In the midst of yet another contentious campaign season, our country's state attorneys general have found something to agree on. Republicans and Democrats alike, all 50 state AGs, have agreed to investigate the latest foreclosure scandals that are rocking the housing industry and homeowners nationwide.
It seems the same lenders that got us into the subprime mortgage mess used the same attention to detail — or lack thereof — in their foreclosure processes. Robo-signers at Bank of America, JP Morgan Chase and other banks approved thousands of foreclosures each month without real review, denying homeowners the right to a fair and thorough process. After the problem came to light, some, including Bank of America and GMAC, put a freeze on foreclosures. But now, after reviewing a few hundred out of 120,000 pending foreclosures, Bank of America, along with GMAC, has lifted its freeze. Am I the only one not reassured by such a "thorough" review?
Many families facing foreclosure today are in this mess because of unscrupulous practices. Since 2005, I have criticized the subprime mortgage industry for targeting African Americans and Hispanics with deceptive mortgages that increased their profits, but left thousands of homeowners holding the bag. Just this week, FDIC Chair Sheila Bair acknowledged that both the federal government and the financial industry failed to question how banks were proceeding with foreclosures without violating certain standards. Yet when the financial crisis first hit, homeowners took a backseat while the government bailed out the banking industry, AIG, GM and Chrysler, and now, the same people who encouraged the mess we're in are back looking for another easy way out.
No family should be thrown out of its home until the system is fixed. Now is the time for the Obama administration to stand up for homeowners and institute a moratorium on foreclosures. The administration has been reluctant to impose a moratorium because it says it would further hurt the housing industry; but isn't it worse to simply sweep this problem under the rug? At a recent housing conference, Federal Reserve Chair Ben Bernanke announced that regulators are looking at how the latest foreclosure problems might affect the real estate market. Surely they will find that the housing industry would be better helped by addressing the problem at hand and restoring confidence in the economy.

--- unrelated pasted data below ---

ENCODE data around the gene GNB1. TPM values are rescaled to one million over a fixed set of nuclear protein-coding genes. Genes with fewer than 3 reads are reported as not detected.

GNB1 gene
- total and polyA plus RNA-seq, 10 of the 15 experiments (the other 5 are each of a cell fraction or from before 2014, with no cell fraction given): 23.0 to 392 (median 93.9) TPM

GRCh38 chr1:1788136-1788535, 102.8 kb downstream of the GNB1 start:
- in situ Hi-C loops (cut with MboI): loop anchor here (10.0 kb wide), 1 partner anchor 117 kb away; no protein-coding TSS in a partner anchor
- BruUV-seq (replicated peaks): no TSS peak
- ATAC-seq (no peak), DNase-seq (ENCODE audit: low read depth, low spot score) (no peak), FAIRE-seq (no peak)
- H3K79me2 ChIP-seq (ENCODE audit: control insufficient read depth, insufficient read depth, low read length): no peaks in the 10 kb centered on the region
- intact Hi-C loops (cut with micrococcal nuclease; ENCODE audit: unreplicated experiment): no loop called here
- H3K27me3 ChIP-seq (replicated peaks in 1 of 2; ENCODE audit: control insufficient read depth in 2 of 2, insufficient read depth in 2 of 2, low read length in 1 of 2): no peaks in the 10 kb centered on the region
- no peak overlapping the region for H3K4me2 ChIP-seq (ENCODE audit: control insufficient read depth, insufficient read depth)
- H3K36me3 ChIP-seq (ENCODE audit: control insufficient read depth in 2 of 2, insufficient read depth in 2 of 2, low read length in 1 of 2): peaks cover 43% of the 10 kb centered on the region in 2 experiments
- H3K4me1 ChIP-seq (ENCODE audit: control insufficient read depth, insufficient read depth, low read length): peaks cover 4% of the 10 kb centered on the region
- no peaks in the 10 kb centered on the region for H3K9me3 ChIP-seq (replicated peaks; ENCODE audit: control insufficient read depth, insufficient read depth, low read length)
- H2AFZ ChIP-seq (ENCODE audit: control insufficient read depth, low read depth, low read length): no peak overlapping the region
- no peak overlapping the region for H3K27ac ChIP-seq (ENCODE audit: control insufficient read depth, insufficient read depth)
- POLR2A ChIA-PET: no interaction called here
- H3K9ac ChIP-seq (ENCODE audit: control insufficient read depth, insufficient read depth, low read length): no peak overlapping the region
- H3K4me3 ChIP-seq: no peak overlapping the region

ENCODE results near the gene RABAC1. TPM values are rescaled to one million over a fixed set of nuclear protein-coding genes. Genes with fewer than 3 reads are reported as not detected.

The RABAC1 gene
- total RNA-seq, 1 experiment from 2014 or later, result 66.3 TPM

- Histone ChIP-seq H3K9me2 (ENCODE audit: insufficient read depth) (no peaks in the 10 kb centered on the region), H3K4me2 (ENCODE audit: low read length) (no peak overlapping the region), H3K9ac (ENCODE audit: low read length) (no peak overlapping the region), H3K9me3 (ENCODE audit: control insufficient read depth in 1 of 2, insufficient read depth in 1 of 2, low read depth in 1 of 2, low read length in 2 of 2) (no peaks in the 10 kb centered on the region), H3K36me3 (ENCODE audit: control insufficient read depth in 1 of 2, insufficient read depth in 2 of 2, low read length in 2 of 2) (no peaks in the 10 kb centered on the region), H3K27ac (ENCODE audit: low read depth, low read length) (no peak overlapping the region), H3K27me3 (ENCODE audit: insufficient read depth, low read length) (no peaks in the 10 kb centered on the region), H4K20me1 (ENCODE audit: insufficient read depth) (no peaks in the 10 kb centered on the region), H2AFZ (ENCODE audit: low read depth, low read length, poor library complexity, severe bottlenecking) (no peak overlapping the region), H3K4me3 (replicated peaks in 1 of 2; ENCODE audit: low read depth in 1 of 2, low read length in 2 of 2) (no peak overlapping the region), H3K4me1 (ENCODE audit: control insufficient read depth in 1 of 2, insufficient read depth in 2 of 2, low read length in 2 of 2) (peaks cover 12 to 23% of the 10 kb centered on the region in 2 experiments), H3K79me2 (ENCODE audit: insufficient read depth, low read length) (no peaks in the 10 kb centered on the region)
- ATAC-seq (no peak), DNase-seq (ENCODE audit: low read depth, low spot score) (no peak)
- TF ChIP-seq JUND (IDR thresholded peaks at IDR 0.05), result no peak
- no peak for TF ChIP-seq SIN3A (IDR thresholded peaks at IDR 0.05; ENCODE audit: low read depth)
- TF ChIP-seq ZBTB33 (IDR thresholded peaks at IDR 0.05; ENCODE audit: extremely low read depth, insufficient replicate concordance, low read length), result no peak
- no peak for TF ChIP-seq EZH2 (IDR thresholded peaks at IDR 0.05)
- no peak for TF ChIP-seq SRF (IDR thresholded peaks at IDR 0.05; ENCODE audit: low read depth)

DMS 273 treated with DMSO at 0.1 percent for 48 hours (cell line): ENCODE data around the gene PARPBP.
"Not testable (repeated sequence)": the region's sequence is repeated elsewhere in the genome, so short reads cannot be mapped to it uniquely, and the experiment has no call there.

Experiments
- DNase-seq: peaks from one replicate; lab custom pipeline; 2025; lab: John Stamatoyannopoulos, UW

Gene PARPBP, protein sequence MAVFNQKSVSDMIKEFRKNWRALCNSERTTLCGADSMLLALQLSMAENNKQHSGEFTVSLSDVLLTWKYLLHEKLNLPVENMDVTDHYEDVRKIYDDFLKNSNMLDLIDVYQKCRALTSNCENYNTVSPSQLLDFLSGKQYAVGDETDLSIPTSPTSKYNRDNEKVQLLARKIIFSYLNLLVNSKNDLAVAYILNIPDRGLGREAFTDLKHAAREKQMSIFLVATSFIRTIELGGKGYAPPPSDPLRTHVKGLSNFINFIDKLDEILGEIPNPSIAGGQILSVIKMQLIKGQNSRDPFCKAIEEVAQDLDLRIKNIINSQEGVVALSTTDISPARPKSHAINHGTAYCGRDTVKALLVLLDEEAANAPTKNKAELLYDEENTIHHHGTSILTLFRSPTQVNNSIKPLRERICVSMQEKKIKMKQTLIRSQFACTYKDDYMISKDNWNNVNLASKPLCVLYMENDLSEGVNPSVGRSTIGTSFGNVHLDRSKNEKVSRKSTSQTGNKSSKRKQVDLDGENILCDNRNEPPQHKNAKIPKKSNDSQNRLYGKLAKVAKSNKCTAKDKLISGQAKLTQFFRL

Truly helping the housing industry means doing right by homeowners, both by protecting those caught up in the foreclosure mess, and also by ensuring that opportunities remain for people who can afford to buy a home.
For generations, the government has provided federal incentives to help families fulfill the dream of homeownership. But now, some critics are using the mortgage meltdown to question homeownership's place in the American Dream, and whether the federal government should provide incentives to encourage it. This is a false argument that is nothing more than a tactic being used to divert attention away from the real problem and to support conservatives' agenda to reduce, or eliminate, historic support for homeowners.
Removing this support will effectively close the door on the next generation of homeowners, especially for many African Americans and Hispanics who are working to become the first homeowners in their families.
Despite the economic downturn, homeownership today still represents a family's primary means of financial advancement. In addition to the tax benefits owning a home provides, a home is also a protection against inflation and most importantly, a form of forced savings.
Equally important — and often overlooked — are the societal benefits of homeownership. Owning a home naturally promotes stability, and studies have proven that homeowners are more likely to be involved in their community and more active in deterring crime than renters because they have stake in maintaining a healthy neighborhood. According to a study by the New York Federal Reserve Bank, children of homeowners perform better in school, and homeowners themselves report higher levels of self-esteem and overall happiness. If we close the door, future generations won't have the same opportunities we do today to realize the benefits of homeownership.
We're living in a cynical time. Americans are cynical about the economy, about the role of government and about their children's prospects for the future. The one thing that Americans aren't cynical about is the promise of the American Dream and of homeownership's role in that dream. In fact, according to a recent survey by the National Association of Realtors, nearly eight out of 10 Americans believe that buying a house makes good financial sense, and more than half (53 percent) of current renters said that owning a home is a priority in their future.
We should do all we can to preserve and protect home ownership and the American Dream for today's homeowners as well as future generations.